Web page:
BYU Law Professor Clark Asay presented this month's World of Law lecture where he introduced prospective law students to the growing realm of intellectual property law. Before teaching law, Professor Asay worked at Amazon's Lab126 and with the law firm of Wilson Sonsini Goodrich & Rosati where he practiced in technology transactions and intellectual property licensing.
Professor Asay began his remarks by dispelling the concept that only those with science backgrounds can work in the intellectual property world. “When we think about IP, lots of people will think of one type of IP needing a technical, scientific background. But IP is much broader than that,” Professor Asay said. “In today's economy, regardless of what area of law you go into, you're going to run into intellectual property law issues.”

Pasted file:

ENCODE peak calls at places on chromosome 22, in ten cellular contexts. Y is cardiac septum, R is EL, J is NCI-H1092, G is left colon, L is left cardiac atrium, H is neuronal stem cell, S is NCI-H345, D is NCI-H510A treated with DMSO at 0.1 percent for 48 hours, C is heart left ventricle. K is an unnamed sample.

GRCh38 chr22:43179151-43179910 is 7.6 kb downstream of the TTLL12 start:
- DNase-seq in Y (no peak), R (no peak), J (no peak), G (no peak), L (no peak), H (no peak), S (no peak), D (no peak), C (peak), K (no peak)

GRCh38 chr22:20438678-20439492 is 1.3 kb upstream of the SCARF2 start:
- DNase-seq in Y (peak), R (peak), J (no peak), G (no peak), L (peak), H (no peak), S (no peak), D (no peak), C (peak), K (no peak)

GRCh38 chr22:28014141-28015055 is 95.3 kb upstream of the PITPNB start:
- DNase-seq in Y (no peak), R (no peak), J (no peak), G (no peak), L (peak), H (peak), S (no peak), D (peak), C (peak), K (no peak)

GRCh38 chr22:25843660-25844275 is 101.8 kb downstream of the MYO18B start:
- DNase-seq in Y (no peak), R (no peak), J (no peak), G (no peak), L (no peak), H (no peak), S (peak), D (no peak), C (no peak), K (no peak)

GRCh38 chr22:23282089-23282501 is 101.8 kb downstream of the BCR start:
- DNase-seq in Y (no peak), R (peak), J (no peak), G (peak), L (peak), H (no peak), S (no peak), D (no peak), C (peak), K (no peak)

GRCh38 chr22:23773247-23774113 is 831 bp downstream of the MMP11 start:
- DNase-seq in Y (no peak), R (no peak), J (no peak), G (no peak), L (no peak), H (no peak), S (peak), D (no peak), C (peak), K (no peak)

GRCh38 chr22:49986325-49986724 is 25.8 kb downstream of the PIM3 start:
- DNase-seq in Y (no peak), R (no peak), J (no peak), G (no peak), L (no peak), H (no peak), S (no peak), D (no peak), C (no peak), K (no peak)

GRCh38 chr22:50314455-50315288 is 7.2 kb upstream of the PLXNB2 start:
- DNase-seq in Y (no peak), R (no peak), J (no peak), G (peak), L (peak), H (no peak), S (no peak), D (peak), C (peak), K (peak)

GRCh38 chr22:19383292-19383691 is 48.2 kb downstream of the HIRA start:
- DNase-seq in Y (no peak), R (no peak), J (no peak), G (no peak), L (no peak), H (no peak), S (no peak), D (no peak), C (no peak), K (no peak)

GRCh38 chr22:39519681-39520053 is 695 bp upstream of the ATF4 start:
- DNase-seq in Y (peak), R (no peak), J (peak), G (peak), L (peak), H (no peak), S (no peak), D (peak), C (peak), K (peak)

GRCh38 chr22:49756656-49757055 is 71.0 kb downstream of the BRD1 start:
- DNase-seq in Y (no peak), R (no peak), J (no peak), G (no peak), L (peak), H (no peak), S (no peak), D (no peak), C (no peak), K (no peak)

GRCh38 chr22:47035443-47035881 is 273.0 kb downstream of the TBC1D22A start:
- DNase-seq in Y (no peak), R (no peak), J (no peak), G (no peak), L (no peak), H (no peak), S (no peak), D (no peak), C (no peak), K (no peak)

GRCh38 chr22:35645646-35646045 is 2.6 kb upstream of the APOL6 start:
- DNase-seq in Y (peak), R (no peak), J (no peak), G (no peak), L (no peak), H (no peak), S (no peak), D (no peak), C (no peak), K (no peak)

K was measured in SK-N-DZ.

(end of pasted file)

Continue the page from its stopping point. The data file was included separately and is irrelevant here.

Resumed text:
Illustrating this point, Professor Asay related the results of a recent study. “There was a survey given to partners in New York law firms,” he said. “They do mergers and acquisitions, they don't do IP. They were asked what should law students study. Number two on the list was patents, which is a type of IP. The reason is that in today's economy intellectual property is really important. It's the value proposition for most companies.”
Professor Asay identified four areas of intellectual property law: trade secrets, patents, copyrights, and trademarks. “Every company has their secrets,” he said. “You will deal with them, if you haven't already.” Trade secrets often rely on confidentiality agreements to remain in effect, while patents require the open publications of methods or recipes but are protected for 20 years. Trademarks and copyrights are similar to patents, Professor Asay taught, though trademarks are aimed at avoiding customer confusion while copyrights protect the expression of an idea.